The Geological Survey of Denmark and Greenland is gathering new multi-channel seismic in the waters around Nuussuaq and Ubekendt Eijland off the west coast of Greenland. The research vessel, Dana, is gathering the data with seismic equipment from the Geological Institute, Aarthus University. The survey will be gathered during July and August 2000 using a short streamer due to the icy conditions and deep water depths.

Fylla well

In related activity, Statoil (operator), Phillips, DONG and Nunaoil are drilling the first well, Qulleq-1, on the Fylla license. This license has a pronounced "flat-spot" that has intrigued explorers for years. The drillship, West Navion, is drilling the test.


MC3d UK Survey
TGS-NOPEC Geophysical announced plans for a new 650 sq km 3D survey in UK waters. It is the first phase of a planned 2,000 sq km non-exclusive survey to be collected this summer. The company will process the new survey using its processing center in Bedford, UK. This is an extension of the center's capabilities, which has only handled 2D processing until now.

Untangling the spaghetti

Schlumberger Geco-Prakla has solved a heretofore intractable problem - controlling seismic streamers. At the European Association of Geoscientists and Engineers convention (EAGE) in Glasgow, Scotland, the company unveiled a new system of streamer steering. "Birds" attached along the length of each streamer are actively controlled from the vessel to:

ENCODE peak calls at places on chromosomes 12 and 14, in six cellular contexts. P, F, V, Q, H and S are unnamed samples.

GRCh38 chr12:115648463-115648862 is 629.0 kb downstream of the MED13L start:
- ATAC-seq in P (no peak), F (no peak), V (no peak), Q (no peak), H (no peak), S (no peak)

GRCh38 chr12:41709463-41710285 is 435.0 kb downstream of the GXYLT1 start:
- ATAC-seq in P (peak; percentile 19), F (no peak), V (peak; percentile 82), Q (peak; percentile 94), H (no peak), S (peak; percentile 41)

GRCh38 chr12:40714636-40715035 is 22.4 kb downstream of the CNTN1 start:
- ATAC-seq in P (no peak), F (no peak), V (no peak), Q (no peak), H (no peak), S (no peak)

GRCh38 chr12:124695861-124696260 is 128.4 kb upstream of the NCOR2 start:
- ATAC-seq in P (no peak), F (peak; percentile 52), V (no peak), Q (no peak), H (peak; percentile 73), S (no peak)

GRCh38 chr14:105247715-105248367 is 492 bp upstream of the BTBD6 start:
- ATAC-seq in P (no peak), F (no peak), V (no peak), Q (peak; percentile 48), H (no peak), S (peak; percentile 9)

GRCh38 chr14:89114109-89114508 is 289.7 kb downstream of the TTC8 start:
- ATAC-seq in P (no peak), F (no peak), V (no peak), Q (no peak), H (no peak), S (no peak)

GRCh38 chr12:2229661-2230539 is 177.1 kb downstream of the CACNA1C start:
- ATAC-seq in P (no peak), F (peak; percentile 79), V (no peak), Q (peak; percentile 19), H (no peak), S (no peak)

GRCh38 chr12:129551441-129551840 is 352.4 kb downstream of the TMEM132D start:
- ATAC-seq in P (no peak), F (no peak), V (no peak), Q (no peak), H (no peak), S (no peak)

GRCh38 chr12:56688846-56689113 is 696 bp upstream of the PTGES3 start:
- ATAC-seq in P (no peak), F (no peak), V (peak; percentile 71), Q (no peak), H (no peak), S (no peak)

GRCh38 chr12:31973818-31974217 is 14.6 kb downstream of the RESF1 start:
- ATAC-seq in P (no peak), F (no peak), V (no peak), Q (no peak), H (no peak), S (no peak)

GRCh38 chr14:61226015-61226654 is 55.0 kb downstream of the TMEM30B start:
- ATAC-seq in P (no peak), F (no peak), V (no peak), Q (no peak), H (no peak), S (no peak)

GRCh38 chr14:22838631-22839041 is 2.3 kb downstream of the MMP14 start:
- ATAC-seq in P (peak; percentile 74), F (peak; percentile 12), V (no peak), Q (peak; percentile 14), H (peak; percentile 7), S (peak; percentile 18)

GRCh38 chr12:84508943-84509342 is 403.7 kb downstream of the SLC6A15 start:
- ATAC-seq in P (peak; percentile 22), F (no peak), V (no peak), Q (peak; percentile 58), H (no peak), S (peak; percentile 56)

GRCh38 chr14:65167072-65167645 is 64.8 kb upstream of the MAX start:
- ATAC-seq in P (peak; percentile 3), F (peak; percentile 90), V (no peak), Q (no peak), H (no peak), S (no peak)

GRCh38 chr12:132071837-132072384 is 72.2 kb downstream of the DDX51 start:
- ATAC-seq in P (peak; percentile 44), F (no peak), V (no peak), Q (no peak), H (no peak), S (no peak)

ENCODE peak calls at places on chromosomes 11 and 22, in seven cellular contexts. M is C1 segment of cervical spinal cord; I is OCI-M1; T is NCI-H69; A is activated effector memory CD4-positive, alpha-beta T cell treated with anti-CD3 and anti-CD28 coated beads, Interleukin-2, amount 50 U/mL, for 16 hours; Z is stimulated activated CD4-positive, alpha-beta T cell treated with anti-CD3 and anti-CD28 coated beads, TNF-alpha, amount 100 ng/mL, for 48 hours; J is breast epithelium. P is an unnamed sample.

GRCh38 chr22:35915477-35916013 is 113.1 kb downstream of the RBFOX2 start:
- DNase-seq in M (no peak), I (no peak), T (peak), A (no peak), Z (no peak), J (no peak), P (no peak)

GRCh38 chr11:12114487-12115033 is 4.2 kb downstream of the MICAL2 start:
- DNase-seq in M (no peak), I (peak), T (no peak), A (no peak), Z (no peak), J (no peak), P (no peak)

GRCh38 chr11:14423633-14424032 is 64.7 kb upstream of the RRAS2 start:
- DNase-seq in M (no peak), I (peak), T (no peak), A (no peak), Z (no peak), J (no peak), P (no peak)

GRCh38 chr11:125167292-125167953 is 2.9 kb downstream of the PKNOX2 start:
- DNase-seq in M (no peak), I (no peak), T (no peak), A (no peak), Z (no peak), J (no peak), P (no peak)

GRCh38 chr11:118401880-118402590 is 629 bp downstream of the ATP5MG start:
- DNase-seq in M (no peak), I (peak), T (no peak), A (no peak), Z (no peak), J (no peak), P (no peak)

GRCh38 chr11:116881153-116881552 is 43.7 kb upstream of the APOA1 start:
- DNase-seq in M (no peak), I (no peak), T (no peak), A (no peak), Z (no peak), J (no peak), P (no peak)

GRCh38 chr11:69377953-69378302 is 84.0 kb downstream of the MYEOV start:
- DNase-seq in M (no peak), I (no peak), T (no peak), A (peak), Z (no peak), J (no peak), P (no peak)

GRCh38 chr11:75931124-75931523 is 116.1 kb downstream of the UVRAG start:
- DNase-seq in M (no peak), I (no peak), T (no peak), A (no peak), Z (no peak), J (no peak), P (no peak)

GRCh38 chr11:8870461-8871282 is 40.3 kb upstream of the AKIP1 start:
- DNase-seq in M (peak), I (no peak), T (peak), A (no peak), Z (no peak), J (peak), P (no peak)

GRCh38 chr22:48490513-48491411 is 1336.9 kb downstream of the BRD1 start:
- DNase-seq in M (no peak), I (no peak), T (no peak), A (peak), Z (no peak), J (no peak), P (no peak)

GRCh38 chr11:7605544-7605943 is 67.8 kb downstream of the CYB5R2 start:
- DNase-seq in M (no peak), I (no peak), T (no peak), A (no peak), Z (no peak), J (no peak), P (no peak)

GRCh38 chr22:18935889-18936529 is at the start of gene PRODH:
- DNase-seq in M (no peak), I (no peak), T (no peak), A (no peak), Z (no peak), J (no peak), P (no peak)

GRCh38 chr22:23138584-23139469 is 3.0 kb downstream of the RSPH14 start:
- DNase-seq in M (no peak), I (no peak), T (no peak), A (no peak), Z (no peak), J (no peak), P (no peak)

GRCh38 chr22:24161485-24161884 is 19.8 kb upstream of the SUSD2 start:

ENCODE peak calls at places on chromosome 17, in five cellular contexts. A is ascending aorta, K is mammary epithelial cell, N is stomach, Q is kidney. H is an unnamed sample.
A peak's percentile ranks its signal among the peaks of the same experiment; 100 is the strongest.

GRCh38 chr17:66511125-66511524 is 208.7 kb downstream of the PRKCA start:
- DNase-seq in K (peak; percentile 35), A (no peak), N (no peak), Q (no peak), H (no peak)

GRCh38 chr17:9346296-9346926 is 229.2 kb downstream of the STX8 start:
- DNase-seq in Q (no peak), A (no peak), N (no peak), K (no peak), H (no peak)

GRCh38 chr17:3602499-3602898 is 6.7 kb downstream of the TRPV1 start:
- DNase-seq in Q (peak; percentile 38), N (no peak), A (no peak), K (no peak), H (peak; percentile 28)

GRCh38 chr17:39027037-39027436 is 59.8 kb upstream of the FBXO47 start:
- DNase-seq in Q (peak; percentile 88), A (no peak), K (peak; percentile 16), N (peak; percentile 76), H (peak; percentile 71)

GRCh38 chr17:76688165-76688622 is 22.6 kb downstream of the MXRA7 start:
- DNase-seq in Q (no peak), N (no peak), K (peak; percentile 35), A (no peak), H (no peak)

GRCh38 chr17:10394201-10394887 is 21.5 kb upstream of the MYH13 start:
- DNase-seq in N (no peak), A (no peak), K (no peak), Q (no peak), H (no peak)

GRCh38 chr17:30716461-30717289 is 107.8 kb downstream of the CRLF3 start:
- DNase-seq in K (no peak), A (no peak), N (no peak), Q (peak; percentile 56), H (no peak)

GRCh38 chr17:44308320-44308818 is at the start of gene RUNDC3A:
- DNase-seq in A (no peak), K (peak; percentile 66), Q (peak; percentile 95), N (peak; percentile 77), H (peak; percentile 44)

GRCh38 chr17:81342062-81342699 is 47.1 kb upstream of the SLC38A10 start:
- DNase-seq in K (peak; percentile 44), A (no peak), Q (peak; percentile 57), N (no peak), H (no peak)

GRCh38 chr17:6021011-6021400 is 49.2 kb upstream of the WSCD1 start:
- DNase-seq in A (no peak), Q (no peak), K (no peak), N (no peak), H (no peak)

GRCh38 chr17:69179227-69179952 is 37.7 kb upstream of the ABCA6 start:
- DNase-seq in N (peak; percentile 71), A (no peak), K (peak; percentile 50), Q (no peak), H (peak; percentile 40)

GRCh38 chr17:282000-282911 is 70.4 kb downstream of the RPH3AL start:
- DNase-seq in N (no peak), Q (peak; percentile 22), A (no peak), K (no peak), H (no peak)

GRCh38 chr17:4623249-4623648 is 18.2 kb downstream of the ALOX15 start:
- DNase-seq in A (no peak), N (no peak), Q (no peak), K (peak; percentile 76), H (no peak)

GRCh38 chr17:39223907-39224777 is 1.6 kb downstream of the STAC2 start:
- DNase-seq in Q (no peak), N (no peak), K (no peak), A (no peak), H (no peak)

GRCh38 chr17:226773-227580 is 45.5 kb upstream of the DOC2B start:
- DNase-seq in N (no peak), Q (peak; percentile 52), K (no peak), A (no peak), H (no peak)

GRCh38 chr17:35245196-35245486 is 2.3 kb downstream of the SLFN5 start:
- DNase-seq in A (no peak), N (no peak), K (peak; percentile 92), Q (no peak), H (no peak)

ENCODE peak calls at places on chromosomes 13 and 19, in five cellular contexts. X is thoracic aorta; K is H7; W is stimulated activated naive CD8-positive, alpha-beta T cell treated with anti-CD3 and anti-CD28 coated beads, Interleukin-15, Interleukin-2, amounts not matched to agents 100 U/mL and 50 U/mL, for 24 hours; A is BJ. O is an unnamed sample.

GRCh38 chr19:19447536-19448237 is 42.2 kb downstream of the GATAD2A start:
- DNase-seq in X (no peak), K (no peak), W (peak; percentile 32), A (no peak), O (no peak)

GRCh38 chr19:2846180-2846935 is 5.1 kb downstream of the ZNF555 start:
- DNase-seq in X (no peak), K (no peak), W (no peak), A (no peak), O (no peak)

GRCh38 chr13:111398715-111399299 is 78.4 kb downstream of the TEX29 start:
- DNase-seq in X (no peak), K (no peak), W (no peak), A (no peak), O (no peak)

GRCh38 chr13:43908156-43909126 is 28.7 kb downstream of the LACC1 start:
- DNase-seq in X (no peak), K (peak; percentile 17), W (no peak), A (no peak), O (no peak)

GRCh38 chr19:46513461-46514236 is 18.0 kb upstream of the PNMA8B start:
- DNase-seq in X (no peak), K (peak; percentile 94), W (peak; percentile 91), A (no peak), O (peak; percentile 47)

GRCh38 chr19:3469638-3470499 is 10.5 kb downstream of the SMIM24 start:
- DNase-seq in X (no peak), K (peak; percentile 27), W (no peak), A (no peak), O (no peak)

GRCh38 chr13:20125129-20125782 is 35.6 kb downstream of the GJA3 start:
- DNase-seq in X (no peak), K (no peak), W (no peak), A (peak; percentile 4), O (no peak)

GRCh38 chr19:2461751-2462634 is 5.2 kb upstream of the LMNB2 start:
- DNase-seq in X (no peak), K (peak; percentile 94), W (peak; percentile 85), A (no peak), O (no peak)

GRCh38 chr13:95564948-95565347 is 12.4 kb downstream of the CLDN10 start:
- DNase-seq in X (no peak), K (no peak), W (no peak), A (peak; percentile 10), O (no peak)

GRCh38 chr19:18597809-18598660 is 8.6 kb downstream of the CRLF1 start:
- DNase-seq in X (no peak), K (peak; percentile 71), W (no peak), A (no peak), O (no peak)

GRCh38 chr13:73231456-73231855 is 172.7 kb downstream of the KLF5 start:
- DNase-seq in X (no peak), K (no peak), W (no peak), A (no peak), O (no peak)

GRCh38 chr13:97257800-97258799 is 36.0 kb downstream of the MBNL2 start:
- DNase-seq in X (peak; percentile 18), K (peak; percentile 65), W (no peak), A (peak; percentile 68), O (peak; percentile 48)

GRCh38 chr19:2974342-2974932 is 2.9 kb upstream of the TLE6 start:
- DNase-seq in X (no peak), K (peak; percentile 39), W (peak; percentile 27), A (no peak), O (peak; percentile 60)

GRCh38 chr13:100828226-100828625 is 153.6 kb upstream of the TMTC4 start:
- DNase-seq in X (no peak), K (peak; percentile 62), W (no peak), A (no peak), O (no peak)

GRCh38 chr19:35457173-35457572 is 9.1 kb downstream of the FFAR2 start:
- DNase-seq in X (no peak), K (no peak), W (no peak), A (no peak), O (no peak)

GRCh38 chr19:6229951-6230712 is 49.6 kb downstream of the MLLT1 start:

• Provide greater control of the bin spacing
  • Compensate for current-induced "feathering"
  • Improve safety and efficiency of streamer deployment and retrieval
  • Provide better streamer control around marine obstructions.

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A new streamer "bird" allows full steering control of lengthy streamers.
Click here to enlarge image

Active control permits tighter vessel turns and path repeatability for 4D surveys.


Veritas DGC Inc. opened its new visualization center in Calgary, Canada. The center has a 126 sq ft viewing screen in a collaborative theater format where up to 30 professionals can view high resolution 3D images at the same time. The new center is open to third party projects from oil and gas companies as well as Veritas projects. This brings the company's visualization installations to four worldwide.